In the four games since A.J. Price went down with a broken right hand, the Wizards have won a game with just 77 points, lost a game with a season-low 72, produced two halves in which they scored a season-low 36 points and had two quarters that were worse than their previous season-low of 12.
The Wizards had a measly 11-point first quarter in a 77-70 win in New Orleans. During Saturday’s 102-72 loss in Miami, they had 11 points for more 11 minutes, 50 seconds in the first quarter before Cartier Martin made a late three-pointer. Then came the third quarter, when the Wizards scored just 10 points.
LeBron James personally outscored them with 16 in the period and later said, “I was just trying to make an impact in the game the best way I know how to.”
Getting upstaged by one man is bad, but James is a three-time most valuable player and known to shred the best teams. But here are some stats that put in perspective how bad the third period was for Washington:
The Wizards made four field goals. Heat power forward Udonis Haslem was 3 for 3. Dwyane Wade had four assists. Washington missed 11 shots and matched its scoring total with 10 turnovers in the period, which led to 14 points for Miami.
“As I said at halftime, ‘Even though we’re down 14 and we didn’t shoot the ball [well] and they’re going to try and lay a haymaker on you. They try to knock you out in the first two minutes,’ ” Coach Randy Wittman said.
The Heat had the Wizards planking on the canvas, Manny Pacquiao-style, in a performance that screamed of a team throwing in the towel.
“Opening of the third, we had a lot of turnovers. Led to their transition points, which blew the game wide open,” forward Chris Singleton said.
Singleton refused to acknowledge that playing the fourth game in a fourth different city, in five nights played any role in the Wizards wearing down in the second half. “We’re professional basketball players. No matter what, we should be ready to play. I know we might be tired, but it’s the little things. Limiting our turnovers. We had a lot of those. They just had a lot of transition points, especially off our turnovers and that was the ball game.”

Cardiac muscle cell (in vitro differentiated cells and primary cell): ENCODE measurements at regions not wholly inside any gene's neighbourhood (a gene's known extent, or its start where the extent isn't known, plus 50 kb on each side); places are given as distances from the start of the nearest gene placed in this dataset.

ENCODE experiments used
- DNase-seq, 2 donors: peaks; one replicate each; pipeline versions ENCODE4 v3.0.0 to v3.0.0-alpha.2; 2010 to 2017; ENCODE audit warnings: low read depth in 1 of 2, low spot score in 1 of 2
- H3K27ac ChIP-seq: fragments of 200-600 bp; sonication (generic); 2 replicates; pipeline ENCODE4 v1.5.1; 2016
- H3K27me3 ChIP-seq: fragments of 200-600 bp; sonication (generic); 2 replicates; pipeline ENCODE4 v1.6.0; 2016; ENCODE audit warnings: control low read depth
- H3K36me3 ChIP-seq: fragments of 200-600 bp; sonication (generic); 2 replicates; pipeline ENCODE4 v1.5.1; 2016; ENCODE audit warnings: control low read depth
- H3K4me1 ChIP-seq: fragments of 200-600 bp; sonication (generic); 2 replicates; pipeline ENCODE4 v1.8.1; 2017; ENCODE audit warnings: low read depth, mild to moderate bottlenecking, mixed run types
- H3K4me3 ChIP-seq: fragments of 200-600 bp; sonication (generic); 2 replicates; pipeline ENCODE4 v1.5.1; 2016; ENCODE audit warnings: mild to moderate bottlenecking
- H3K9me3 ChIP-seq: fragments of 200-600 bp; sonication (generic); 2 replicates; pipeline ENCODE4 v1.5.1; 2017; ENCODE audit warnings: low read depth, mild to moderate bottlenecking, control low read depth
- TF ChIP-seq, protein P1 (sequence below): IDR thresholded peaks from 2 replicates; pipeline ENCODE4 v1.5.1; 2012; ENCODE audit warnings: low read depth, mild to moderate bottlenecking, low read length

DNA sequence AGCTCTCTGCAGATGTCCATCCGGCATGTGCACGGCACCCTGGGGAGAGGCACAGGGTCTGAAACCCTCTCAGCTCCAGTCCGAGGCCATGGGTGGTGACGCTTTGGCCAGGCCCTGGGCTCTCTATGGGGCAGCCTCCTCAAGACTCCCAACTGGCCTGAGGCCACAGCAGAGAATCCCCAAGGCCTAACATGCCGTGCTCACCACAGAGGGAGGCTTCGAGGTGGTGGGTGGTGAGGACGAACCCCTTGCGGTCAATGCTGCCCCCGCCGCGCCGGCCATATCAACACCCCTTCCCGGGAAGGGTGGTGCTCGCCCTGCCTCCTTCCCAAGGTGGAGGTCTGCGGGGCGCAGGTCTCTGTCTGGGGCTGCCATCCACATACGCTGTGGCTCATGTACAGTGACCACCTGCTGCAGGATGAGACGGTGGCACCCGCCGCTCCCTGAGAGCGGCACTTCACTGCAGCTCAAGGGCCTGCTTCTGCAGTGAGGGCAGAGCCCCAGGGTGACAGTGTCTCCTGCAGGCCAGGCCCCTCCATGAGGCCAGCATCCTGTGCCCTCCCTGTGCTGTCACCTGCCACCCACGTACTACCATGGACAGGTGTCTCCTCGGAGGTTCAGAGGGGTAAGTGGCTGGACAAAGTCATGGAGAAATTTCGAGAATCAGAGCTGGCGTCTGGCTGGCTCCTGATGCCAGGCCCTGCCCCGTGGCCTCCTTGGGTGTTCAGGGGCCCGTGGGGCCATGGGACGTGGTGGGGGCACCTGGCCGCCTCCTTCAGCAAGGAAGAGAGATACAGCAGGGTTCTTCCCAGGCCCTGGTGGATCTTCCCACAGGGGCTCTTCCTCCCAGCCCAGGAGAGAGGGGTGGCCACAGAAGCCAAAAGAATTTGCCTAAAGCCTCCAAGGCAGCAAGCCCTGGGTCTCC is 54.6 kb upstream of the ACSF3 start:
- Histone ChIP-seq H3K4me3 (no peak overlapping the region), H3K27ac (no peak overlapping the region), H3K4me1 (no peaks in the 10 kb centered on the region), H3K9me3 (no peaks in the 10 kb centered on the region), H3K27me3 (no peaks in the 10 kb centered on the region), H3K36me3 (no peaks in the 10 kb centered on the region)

The Wizards (3-18) lost their previous two games to Houston and the Los Angeles Lakers by just six points, but they didn’t give themselves a chance against a motivated Miami. They shot 37.5 percent, had 27 field goals and 21 turnovers and simply looked discombobulated.
“I know when I break this down I’m not going to recognize anything we were doing out there,” Wittman said. “One of those nights that nothing fell, and we just had no organization. We didn’t have any direction on the floor. I didn’t know what we were running half the time.”
The Wizards have been one of the league’s worst offensive team most of the season, and they are now the only NBA team that isn’t averaging at least 90 points per game. They were shorthanded against Miami, with Nene sitting out with a sore left foot, leaving them with just 10 healthy players.
But the team is also desperately in need of some improved point guard play in the interim. Price will be out another three to five weeks and John Wall has been cleared to ramp up his basketball activity, but remains out indefinitely.
Jordan Crawford led the team in assists for the fourth consecutive game as starting point guard, handing out six helpers, but his stint running the offense has hurt the team in two ways: the offense looks amiss and his scoring – which the Wizards desperately need – is suffering.
Crawford scored a season-high 26 points against New Orleans, but he is shooting just 26 percent (22 for 83) in the duel role of playmaker and scorer. His scoring has gone from 26, to 17, to 11 to five in the past four games. He shot 2 of 12 against Miami.
Shaun Livingston is the lone pure point guard on the roster, but he has been struggling of late. He sprained his right shoulder against Charlotte, was forced to sit against San Antonio and hasn’t been the same since coming back. In his past six games, Livingston is averaging just 1.7 points on 19 percent shooting (3 of 16) and 1.1 assists.
The Wizards have managed to stay competitive in most games because of their defense, but the Heat had way too many easy baskets, scoring 30 points off turnovers, and shot 50.6 percent from the floor.
“I think we got kind of discouraged because we weren’t making shots,” Bradley Beal said. “And I think that affected our play on both ends of the floor and that led us away from what we wanted to do.”
But Wittman couldn’t ignore the affect that their opponent had on Saturday’s loss. “A lot of credit to Miami. They came out and put pressure on us and we didn’t handle the pressure,” Wittman said. “Instead of really having to execute, I don’t know what we were doing from an offensive standpoint – I wish I could – and that’s why we struggled.”